The United States hosts five of world's largest top ten exchanges by number of contracts traded. The Chicago Board of Trade (CBOT) is the world's largest exchange, with over 281 million contracts traded in 1998,40 percent of which were futures on U.S. Treasury bonds. Other major U.S. exchanges include, in descending order by volume, the Chicago Mercantile Exchange (CME), the Chicago Board Options Exchange (CBOE), AMEX Commodities, and the New York Mercantile Exchange (NYMEX). The top two U.S. exchanges represent almost 80 percent of U.S. trading volume. Major international exchanges include the London International Financial Futures and Options Exchange (LIFFE), the world's second-largest; Brazil's Bolsa de Mercadorias & Futuros

Table 1a Selected World Commodity Exchanges
Table 1a
Selected World Commodity Exchanges

Argentina
Mercado de Futures y Opciones S.A. (MERFOX), Buenos Aires, 1991
Finland
Finnish Options Exchange, Ltd. (FOEX), Helsinki, 1986
Finnish Options Market, Helsinki, 1987
Helsinki Securities and Derivatives Exchange (HEX), Helsinki, 1997
Australia
The Australian Options Market, Sydney, 1976
Sydney Futures Exchange (SFE), Sydney, 1960
France
Marche a Terme International de France (MATIF), Paris, 1986
Marche des Options Negociables de Paris (MONEP). Paris, 1987
Austria
Austrian Futures and Options Exchange, Vienna, 1991
Germany
Deutsche Terminboerse (DTB), Frankfurt, 1988
Belgium
Belgian Futures and Options Exchange (BELFOX), Brussels, 1990
India
National Stock Exchange of India, Mumbai, 1993
Brazil
Bolsa de Mercadorias & Futuros (BM&F), Sao Paulo, 1991
Ireland
Irish Futures and Options Exchange (FOX), Dublin, 1988
Canada
Montreal Exchange (ME), Montreal, 1874
Toronto Futures Exchange (TFE), Toronto, 1983
Toronto Stock Exchange (TSE), Toronto, 1861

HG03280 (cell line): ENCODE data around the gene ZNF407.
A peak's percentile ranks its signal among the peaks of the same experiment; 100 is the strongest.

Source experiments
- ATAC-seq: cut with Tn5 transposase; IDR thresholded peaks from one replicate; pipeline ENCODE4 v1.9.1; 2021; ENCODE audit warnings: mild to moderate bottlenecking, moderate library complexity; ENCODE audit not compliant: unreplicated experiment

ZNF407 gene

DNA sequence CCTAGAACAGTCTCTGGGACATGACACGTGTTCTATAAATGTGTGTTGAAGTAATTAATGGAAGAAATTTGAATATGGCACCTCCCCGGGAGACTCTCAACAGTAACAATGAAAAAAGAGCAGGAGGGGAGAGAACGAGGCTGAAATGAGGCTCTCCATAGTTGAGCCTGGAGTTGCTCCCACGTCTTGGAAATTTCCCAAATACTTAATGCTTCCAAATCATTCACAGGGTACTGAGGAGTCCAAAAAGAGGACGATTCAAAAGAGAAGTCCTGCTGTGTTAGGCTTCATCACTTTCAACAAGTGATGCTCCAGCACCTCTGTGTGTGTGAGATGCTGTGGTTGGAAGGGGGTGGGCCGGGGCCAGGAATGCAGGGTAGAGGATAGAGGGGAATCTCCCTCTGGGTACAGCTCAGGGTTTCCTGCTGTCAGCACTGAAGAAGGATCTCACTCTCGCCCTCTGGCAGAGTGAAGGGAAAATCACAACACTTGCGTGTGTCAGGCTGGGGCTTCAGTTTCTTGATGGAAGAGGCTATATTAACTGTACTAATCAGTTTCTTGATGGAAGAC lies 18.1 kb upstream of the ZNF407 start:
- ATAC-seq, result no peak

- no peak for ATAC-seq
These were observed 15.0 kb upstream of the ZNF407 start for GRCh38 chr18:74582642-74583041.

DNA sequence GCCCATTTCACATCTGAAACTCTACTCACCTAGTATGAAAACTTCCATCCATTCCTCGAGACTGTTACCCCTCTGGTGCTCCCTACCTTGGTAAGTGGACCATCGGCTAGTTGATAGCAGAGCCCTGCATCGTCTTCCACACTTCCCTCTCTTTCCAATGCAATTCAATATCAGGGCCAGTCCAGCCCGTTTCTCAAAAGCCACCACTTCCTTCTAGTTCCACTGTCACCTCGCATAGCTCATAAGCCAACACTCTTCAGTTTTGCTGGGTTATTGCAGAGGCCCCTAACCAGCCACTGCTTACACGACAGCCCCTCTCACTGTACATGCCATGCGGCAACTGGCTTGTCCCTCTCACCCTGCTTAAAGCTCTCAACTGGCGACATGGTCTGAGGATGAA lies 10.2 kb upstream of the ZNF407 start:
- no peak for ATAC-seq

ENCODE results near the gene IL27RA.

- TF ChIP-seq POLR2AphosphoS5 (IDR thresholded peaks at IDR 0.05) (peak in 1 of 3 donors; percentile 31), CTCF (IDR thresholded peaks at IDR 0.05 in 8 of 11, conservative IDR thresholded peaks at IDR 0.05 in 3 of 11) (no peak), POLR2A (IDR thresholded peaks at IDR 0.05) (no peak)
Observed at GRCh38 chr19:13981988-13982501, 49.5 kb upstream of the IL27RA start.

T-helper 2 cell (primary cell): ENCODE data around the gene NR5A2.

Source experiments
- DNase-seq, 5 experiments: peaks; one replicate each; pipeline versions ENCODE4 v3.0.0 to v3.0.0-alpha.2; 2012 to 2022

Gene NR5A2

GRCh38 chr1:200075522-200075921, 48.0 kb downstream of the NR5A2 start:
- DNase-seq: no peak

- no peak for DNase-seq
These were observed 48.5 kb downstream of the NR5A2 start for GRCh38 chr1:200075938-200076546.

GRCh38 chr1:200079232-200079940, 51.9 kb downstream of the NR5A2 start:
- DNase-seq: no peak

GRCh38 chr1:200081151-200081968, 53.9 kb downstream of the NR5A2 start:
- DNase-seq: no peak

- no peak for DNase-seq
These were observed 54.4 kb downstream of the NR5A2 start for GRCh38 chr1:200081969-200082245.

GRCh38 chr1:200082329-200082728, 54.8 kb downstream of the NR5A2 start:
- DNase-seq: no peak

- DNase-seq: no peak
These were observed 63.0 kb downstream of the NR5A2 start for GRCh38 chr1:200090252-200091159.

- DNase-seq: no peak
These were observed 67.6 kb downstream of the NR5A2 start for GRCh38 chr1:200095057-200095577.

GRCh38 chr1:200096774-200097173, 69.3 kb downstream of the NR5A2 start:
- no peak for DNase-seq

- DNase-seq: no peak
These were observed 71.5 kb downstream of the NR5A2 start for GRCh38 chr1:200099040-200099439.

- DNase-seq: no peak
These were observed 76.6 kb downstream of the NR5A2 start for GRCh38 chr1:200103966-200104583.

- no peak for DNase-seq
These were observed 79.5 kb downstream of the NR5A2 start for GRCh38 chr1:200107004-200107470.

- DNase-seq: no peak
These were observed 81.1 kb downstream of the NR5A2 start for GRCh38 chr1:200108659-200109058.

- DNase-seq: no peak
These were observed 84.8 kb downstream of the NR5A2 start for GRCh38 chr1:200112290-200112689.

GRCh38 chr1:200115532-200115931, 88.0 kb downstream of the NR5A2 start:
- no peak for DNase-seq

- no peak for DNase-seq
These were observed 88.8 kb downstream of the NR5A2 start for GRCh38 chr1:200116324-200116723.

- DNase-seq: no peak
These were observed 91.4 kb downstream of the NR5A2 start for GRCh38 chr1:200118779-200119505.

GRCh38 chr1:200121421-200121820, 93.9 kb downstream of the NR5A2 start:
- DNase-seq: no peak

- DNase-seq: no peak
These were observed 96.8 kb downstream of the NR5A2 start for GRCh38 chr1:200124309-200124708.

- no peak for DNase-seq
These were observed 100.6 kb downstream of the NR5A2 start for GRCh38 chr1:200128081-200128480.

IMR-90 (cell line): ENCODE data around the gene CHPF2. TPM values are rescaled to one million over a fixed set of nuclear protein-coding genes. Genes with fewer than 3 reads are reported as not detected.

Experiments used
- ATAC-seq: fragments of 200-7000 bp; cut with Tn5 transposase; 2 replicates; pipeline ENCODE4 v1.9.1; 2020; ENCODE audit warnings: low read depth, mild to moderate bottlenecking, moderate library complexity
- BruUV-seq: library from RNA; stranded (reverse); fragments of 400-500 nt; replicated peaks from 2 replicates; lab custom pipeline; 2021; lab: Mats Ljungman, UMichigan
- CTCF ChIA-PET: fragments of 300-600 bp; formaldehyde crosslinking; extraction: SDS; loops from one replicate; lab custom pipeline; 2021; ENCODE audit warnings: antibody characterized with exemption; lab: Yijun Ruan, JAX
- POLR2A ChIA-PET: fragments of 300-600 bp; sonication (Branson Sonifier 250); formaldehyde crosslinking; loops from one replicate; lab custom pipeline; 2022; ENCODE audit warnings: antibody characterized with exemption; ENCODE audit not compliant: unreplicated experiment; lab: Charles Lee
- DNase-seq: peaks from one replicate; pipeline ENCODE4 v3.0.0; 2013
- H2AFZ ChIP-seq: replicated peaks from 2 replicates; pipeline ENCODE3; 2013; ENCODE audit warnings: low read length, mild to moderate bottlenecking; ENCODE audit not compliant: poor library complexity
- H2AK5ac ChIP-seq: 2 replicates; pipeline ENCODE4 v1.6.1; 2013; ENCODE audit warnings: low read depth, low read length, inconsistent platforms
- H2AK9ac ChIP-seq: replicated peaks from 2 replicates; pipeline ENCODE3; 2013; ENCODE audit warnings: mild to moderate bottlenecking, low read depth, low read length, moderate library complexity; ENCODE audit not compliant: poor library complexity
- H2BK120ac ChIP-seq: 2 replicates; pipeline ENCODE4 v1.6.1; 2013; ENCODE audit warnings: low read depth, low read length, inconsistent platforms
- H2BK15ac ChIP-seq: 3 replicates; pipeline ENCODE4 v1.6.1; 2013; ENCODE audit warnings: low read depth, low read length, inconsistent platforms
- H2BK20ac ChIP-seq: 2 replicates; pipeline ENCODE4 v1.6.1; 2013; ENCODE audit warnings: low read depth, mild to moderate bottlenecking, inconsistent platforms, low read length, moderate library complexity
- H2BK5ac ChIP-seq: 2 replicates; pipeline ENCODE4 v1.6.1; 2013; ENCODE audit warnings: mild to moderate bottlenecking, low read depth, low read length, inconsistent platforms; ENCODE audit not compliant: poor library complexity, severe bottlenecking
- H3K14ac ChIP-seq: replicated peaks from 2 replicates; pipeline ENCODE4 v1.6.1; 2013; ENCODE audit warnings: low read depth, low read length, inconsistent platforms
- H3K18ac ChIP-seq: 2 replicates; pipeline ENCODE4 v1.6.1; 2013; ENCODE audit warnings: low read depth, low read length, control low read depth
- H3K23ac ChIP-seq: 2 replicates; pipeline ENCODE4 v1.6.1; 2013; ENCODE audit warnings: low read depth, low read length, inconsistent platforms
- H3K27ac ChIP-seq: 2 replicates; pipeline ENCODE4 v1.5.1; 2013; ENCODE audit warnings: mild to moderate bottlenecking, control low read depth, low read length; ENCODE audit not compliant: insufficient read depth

Vancouver Stock Exchange (VSE), Vancouver, 1907
Winnipeg Commodity Exchange (WCE), Winnipeg, 1887
Israel
Tel Aviv Stock Exchange Ltd. (TASE), Tel Aviv, 1953
Chile
Bolsa de Commercio de Santiago, Santiago, 1893
Italy
Mercato Italiano dei Derivati, Milan, 1994
Mercato Italiano dei Futures, Milan, 1992
China
Beijing Commodity Exchange, Beijing, 1993
China Commodity Futures Exchange of Hainan, Hainan, 1993
Hong Kong Futures Exchange Ltd. (HKFE), Hong Kong, 1976
Shanghai Metal Exchange (SHME), Shanghai, 1992
Japan
Kansai Commodities Exchange (KANEX), Osaka, 1997
Kobe Rubber Exchange (KRE), Kobe, 1951
Nagoya Stock Exchange (NSE), Nagoya, 1986
Nagoya Textile Exchange, Nagoya, 1951
Osaka Securities Exchange, Osaka, 1949
Osaka Textile Exchange, Osaka, 1984
Tokyo Commodity Exchange (TOCOM), Tokyo, 1984
Tokyo Grain Exchange (TGE), Tokyo, 1952
Denmark
Copenhagen Stock Exchange and Guarantee Fund for Danish
Options and Futures (FUTOP Market), Copenhagen, 1987

Table 1b Selected World Commodity Exchanges
Table 1b
Selected World Commodity Exchanges

Japan (continued)
Tokyo International Financial Futures Exchange (TIFFE), Tokyo, 1989
Tokyo Stock Exchange (TSE), Tokyo, 1949
Tokyo Sugar Exchange, Tokyo, 1952
Sweden
OM Stockholm AS, Stockholm, 1985
Malaysia
Commodity and Monetary Exchange of Malaysia (COMMEX), Kuala Lumpur, 1998